Government party dives in the polls

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Norway’s Socialist Left party (SV) fell nearly two full percentage points in the latest public opinion poll conducted by Norwegian Broadcasting (NRK). It wouldn’t even win representation in Parliament if an election were held today.

SV leader Kristin Halvorsen addressing the crowds in better days in 2005. Now voters seem to be turning their backs on her. PHOTO: Sosialistisk Venstreparti, SV.no

SV could only claim support from 3.9 percent of Norwegian voters, below the 4 percent level generally needed for seats in Parliament. NRK’s poll, conducted by research firm Norstat, showed gains by SV’s government partners Labour and the Center Party but is very bad news for SV itself.

The poll results compare to nearly 5.9 percent for SV in the last poll conducted by Norstat in September and to SV’s 6.1 percent level at last year’s national election. SV has been slipping in other recent polls and its election result last fall was itself a major drop from the previous election.

“This just shows we have to work even harder,” Bård Vegar Solhjell, who leads SV’s group of 11 Members of Parliament, told NRK on national radio Thursday morning.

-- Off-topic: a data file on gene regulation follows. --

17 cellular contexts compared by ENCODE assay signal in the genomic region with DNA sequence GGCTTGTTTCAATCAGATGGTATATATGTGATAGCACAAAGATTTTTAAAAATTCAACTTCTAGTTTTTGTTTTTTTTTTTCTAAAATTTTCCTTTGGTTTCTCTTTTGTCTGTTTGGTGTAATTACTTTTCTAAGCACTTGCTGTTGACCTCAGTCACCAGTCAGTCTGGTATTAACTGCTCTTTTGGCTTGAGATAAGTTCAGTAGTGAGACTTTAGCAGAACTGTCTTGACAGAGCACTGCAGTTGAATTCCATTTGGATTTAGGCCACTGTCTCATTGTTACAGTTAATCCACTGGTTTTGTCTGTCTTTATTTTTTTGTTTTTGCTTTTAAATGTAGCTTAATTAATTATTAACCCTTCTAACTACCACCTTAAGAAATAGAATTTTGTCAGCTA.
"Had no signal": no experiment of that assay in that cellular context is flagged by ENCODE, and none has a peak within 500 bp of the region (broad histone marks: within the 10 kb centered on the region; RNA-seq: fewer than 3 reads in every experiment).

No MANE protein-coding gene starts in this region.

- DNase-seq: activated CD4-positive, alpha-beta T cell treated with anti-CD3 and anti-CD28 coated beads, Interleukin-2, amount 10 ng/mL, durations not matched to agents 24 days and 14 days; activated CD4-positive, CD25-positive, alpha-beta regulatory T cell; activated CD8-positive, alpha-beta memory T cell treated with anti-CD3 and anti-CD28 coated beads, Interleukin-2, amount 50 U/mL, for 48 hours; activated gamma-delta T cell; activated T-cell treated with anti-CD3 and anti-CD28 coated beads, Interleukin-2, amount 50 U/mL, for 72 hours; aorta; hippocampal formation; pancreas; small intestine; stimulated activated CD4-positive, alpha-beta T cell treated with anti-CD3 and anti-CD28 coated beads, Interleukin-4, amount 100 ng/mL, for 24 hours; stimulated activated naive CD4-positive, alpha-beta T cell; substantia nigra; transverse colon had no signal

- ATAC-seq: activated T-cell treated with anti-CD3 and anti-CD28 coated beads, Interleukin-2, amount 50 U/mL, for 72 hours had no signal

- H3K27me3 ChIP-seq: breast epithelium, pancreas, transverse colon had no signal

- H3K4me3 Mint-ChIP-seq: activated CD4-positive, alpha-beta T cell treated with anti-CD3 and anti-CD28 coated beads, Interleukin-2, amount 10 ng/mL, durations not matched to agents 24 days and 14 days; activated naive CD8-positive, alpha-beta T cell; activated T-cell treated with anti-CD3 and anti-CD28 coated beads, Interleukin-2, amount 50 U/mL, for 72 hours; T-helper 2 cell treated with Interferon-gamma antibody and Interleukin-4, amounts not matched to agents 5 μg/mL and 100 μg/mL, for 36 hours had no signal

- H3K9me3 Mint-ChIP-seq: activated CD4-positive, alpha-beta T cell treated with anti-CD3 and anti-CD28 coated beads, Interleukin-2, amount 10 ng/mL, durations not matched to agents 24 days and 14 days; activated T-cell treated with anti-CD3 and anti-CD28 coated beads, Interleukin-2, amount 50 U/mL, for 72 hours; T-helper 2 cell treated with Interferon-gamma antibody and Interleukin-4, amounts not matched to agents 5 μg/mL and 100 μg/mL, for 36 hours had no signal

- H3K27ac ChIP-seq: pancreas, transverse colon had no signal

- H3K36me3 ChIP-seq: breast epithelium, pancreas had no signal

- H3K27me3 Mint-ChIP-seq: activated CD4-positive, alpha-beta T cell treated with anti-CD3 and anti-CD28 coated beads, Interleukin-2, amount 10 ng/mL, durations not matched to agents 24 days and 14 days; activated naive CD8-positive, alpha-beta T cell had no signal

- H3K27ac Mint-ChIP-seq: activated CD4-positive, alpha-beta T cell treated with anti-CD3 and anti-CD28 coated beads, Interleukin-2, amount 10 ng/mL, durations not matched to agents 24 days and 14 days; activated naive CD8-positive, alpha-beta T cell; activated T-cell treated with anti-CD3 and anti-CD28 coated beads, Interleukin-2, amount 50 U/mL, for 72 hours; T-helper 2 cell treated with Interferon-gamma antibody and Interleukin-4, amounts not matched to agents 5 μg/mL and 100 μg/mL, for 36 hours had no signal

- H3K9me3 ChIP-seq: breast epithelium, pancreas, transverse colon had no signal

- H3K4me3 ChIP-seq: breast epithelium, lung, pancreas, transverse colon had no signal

Party leader Kristin Halvorsen won strong reviews when she held the post of Finance Minister during the three-party left-center coalition’s first term, but she’s had a lower profile during the past year as Education Minister. Halvorsen admitted herself last spring that SV had lost some of its sparkle.

The poll indicates SV hasn’t succeeded in getting it back. While it tumbled in the polls, Labour (Arbeiderpartiet) gained 2.1 points and now holds 29.7 percent of the vote, making it Norway’s largest party once again. The Center Party edged up half-a-point, to 5.1 percent of the vote.

A new conservative wind that started blowing in Norway last summer, meanwhile, lost some of its force in the new poll. The Conservative Party (Høyre) also fell nearly nearly two points, down 1.8 to 26.3 percent of the vote, while the Progress Party (Fremskrittspartiet) rose 0.7 percent. Together, they now hold just under 50 percent of the vote (compared to the current government coalition’s 38.7 percent) but remain a force to be reckoned with should the two finally get together to form a new coalition of their own.

The struggling Christian Democrats (Kristelig Folkeparti, Krf) rose slightly in the new poll to 4.8 percent, putting them over the limit needed for representation in Parliament. The Liberal Party (Venstre), however, remained under the limit, with just 3.6 percent of the vote. Norway’s most left-wing party, Rødt, claimed 2.1 percent.

Views and News from Norway/Nina Berglund
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